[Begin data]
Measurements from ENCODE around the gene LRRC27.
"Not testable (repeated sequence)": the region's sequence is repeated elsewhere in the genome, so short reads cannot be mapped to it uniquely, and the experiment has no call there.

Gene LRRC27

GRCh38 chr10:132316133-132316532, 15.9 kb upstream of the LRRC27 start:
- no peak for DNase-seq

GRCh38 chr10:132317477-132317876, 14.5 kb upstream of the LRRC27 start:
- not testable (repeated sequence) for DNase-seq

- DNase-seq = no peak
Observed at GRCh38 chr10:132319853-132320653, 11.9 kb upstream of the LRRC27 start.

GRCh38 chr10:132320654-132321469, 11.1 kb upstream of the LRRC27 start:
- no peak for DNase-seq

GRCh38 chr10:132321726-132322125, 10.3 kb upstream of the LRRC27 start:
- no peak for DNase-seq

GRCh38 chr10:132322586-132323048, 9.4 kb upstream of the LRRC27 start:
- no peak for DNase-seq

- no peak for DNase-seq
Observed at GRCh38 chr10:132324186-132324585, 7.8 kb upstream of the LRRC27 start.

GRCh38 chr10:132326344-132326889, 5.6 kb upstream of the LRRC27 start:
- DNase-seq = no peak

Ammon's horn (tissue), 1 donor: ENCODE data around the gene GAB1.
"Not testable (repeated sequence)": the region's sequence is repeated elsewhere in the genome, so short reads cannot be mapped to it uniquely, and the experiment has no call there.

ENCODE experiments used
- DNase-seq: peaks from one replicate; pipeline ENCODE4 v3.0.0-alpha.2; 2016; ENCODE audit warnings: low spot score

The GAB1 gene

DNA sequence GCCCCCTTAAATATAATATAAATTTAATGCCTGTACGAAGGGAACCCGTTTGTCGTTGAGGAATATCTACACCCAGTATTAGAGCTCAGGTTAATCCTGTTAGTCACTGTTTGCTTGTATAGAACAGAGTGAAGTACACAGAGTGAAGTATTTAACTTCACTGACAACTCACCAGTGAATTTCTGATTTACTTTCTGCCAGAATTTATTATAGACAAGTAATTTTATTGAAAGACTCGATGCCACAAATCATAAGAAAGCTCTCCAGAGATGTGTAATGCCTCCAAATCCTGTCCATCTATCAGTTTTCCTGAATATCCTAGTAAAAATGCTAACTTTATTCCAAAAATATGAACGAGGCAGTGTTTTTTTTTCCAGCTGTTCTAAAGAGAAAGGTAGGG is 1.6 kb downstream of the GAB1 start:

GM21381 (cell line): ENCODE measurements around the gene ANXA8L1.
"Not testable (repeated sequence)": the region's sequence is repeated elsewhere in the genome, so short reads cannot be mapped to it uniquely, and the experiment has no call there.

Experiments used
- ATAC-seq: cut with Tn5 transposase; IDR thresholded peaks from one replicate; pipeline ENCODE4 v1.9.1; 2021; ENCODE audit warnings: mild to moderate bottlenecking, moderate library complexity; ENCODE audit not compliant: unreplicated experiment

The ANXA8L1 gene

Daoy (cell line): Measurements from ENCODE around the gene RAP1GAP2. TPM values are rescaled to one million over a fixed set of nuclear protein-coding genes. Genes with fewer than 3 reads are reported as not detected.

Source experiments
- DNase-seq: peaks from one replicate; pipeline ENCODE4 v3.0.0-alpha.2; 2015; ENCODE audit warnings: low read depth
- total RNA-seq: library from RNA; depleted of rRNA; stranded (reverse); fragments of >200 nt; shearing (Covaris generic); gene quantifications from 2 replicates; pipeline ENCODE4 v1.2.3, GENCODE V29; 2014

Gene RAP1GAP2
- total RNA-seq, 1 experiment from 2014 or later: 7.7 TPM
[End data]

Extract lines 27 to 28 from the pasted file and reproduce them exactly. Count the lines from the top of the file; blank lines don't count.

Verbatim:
"Not testable (repeated sequence)": the region's sequence is repeated elsewhere in the genome, so short reads cannot be mapped to it uniquely, and the experiment has no call there.

Experiments used